Brand was less successful in getting schools to reign in their spending on coaches' salaries, facilities and other areas in athletics. A move he championed to bar schools from using Native American nicknames, mascots and logos proved controversial, though offending institutions ultimately complied.

A native of Brooklyn, N.Y., who ran Indiana's eight-campus system for eight years and Oregon's for five years before that, Brand first drew national attention by firing the iconic Bob Knight in September 2000 for a "pattern of unacceptable behavior" and violating a zero-tolerance policy imposed four months earlier. That, and his campus CEO's resume, gave Brand cache with school presidents and chancellors after he was picked to head the NCAA in October 2002. He took over three months later.

Immediate predecessors Cedric Dempsey and Dick Schultz had been athletics directors.

"He really didn't have any vote so he achieved what he did through influence and persuasion," said former Tulsa President Robert Lawless, who headed the committee that selected Brand. "As a university president, myself, I held high expectations for him and he exceeded all of them."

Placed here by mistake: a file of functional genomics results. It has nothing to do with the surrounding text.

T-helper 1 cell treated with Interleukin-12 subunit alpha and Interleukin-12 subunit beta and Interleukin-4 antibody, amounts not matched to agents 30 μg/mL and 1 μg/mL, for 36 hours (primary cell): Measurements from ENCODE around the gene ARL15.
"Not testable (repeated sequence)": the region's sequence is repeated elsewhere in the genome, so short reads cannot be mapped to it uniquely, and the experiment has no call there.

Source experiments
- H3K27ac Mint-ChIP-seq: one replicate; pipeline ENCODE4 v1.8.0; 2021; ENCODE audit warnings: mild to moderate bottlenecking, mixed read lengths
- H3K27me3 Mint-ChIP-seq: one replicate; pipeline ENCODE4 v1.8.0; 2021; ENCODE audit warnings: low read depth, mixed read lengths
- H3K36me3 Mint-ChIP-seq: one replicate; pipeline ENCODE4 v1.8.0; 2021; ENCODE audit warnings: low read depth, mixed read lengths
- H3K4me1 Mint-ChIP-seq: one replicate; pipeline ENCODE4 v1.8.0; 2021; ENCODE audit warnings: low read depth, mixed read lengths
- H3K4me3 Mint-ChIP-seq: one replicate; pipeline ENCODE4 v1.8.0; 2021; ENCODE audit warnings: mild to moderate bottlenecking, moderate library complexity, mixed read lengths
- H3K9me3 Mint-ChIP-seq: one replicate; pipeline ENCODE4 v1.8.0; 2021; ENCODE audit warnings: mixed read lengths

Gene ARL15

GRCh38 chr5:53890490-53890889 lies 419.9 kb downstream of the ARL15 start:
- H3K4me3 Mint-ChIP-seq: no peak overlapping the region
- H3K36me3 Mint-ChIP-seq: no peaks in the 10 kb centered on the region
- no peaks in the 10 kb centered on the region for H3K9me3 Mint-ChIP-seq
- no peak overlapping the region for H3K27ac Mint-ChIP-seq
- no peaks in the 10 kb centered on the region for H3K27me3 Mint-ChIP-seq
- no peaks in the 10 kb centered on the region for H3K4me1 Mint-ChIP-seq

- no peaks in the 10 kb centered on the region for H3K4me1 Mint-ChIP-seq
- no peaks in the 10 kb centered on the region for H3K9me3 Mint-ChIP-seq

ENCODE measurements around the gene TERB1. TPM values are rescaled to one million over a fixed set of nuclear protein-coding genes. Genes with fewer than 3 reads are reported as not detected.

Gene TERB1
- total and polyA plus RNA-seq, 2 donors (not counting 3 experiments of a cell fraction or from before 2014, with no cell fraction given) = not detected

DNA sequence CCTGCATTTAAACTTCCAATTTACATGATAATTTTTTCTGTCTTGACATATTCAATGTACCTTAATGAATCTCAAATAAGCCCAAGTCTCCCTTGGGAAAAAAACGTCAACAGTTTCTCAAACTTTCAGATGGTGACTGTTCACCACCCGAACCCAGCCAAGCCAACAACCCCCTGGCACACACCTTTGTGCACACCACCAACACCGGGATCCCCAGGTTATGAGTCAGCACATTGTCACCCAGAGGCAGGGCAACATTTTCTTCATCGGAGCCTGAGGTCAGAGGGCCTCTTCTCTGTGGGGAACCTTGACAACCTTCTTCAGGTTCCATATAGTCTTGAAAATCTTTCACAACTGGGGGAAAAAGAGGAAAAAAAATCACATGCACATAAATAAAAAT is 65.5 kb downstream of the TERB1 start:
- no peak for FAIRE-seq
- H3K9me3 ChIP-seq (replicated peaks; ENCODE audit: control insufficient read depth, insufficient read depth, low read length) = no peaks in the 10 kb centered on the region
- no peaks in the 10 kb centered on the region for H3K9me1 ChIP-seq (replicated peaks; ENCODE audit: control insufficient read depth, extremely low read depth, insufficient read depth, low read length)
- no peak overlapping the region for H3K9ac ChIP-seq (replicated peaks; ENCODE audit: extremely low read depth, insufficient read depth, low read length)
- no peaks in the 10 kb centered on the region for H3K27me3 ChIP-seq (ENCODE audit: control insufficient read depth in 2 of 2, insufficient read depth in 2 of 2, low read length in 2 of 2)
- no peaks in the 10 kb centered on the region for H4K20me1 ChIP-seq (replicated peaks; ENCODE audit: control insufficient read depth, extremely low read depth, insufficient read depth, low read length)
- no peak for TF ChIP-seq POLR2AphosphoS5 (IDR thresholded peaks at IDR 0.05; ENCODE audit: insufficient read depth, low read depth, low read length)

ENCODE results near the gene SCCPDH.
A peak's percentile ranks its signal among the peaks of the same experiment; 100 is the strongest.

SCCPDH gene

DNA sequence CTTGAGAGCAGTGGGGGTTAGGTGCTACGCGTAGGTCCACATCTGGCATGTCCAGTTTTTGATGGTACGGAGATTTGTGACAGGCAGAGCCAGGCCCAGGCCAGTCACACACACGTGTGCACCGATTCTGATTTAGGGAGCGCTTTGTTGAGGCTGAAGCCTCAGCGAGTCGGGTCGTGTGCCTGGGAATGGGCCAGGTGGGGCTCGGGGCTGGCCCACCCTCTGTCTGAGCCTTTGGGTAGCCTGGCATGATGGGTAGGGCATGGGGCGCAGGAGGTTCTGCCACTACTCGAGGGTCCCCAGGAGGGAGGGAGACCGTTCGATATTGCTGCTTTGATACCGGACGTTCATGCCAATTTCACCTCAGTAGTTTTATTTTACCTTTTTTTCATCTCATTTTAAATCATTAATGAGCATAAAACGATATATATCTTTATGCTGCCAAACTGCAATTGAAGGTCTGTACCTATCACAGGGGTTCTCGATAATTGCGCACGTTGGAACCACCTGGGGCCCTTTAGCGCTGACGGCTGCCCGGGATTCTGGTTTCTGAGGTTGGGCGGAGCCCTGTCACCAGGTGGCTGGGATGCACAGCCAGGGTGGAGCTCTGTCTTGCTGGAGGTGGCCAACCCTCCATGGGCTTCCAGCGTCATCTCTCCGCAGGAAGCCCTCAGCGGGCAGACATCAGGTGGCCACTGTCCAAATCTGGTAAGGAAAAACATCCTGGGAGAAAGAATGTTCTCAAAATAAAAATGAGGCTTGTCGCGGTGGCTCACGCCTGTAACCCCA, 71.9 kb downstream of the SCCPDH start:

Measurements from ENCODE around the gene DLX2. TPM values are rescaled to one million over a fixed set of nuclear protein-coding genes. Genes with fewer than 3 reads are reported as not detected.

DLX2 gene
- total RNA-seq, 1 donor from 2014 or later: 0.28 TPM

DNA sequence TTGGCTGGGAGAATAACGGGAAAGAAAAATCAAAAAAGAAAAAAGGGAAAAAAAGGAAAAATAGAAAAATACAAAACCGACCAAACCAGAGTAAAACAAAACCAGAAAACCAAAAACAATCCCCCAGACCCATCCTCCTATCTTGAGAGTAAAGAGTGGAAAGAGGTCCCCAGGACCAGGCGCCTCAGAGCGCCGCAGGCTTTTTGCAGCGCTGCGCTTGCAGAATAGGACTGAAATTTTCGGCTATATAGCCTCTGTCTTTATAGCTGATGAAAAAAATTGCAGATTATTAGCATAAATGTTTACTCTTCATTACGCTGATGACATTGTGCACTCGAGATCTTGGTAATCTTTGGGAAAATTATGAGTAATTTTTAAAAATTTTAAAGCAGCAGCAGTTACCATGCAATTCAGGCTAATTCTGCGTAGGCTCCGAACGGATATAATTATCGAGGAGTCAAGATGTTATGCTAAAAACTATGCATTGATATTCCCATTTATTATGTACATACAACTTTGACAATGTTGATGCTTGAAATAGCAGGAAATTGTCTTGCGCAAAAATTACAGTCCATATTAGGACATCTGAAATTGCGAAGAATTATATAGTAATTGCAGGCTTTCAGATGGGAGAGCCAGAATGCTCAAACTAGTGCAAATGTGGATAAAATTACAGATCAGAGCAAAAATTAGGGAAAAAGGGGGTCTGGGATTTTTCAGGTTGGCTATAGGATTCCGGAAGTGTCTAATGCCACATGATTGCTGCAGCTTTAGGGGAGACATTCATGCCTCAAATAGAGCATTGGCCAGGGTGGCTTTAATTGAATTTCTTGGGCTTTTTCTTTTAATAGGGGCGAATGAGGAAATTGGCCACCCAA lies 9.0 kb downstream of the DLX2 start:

Still, he was linked most closely to the firing of Knight. Kenneth Gros Louis, Indiana's chancellor at the time, said Brand was surprised by the "viciousness" of the response to Knight's firing. Students protested and hung Brand in effigy.

"One could say he misread the fans of Bobby Knight," Gros Louis said. "I think that was one reason he left (for the NCAA in 2002), in the middle of an academic year. That was still lingering."

There was no immediate reaction to Brand's passing from Knight, who went on to coach almost seven seasons at Texas Tech before retiring in February 2008. He was out of town Wednesday, Tech spokesman Randy Farley said, and is expected to be out the rest of the month.

Services for Brand are pending, the NCAA said.

He is survived by his wife, Peg, and a son, Joshua.